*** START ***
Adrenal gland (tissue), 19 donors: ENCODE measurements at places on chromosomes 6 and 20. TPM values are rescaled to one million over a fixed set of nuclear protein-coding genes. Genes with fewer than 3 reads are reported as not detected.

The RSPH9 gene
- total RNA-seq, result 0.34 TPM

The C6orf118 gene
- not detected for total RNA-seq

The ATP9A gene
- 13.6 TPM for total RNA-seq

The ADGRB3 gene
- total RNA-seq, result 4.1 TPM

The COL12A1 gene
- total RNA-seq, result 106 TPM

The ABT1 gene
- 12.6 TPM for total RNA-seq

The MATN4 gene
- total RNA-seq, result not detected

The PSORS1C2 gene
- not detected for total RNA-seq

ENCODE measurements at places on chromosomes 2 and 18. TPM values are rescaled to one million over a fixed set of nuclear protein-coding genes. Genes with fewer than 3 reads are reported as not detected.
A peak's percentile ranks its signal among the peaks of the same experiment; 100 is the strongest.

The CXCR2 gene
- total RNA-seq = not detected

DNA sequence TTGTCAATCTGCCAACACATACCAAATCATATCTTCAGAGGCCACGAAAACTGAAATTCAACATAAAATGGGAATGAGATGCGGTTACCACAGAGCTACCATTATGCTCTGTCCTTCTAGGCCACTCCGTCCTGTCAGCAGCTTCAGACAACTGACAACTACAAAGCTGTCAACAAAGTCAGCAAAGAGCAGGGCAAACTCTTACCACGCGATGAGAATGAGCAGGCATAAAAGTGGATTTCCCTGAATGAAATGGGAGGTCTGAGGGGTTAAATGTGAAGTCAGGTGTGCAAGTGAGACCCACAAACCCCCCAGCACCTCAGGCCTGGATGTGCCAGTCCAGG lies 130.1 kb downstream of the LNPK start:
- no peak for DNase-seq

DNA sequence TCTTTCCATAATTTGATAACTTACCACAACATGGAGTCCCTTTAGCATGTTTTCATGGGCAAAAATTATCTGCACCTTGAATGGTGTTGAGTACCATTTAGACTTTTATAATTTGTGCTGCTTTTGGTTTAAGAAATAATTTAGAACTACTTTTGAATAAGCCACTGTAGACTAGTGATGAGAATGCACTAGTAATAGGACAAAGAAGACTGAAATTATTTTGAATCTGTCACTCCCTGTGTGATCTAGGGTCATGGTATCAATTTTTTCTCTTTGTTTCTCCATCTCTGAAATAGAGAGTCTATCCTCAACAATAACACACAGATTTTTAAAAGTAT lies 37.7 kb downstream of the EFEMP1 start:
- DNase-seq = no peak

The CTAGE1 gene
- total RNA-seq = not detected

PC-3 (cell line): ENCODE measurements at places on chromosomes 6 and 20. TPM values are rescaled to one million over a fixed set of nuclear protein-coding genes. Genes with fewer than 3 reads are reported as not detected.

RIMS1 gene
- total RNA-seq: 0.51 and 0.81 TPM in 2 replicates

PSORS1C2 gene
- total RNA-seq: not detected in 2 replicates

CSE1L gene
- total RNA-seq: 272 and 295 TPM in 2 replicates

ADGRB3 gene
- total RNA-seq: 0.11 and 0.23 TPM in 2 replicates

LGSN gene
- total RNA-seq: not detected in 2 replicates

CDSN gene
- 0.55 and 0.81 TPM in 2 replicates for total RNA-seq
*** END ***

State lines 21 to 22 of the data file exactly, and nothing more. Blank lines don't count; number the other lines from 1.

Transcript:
- total RNA-seq = not detected

DNA sequence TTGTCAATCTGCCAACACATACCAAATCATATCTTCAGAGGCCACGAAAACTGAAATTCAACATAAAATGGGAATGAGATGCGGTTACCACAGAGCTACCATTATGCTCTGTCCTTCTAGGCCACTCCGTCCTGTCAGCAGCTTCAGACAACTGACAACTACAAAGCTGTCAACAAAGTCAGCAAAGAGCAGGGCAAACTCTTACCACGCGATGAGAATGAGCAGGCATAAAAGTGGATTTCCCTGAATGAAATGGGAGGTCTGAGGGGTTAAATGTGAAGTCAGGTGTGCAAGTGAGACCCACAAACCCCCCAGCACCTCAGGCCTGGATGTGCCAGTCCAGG lies 130.1 kb downstream of the LNPK start: